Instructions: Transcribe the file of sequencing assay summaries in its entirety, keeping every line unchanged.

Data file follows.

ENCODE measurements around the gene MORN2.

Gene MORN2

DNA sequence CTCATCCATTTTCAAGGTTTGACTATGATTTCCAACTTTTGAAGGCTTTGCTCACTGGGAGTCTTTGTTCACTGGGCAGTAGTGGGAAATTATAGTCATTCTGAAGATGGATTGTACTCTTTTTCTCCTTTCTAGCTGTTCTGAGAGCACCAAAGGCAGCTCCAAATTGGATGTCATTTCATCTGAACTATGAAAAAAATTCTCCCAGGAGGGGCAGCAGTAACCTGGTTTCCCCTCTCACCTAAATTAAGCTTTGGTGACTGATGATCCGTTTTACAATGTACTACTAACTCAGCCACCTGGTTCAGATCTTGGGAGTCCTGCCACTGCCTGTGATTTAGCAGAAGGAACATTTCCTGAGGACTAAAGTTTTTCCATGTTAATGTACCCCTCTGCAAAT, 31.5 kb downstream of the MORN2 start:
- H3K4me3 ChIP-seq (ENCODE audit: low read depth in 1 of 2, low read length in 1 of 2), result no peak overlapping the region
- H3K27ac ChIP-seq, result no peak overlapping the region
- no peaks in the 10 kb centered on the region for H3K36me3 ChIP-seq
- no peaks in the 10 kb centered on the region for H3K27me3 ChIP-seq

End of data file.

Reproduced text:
ENCODE measurements around the gene MORN2.

Gene MORN2

DNA sequence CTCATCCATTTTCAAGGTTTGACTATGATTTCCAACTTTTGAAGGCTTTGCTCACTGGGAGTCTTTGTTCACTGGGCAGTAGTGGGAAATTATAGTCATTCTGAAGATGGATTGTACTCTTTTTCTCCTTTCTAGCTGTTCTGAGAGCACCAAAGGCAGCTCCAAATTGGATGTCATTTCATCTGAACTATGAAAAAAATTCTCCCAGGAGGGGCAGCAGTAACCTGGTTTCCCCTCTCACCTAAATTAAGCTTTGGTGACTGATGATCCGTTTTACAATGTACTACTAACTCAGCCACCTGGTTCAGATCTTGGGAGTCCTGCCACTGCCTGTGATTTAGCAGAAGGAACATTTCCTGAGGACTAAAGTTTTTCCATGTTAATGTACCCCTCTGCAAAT, 31.5 kb downstream of the MORN2 start:
- H3K4me3 ChIP-seq (ENCODE audit: low read depth in 1 of 2, low read length in 1 of 2), result no peak overlapping the region
- H3K27ac ChIP-seq, result no peak overlapping the region
- no peaks in the 10 kb centered on the region for H3K36me3 ChIP-seq
- no peaks in the 10 kb centered on the region for H3K27me3 ChIP-seq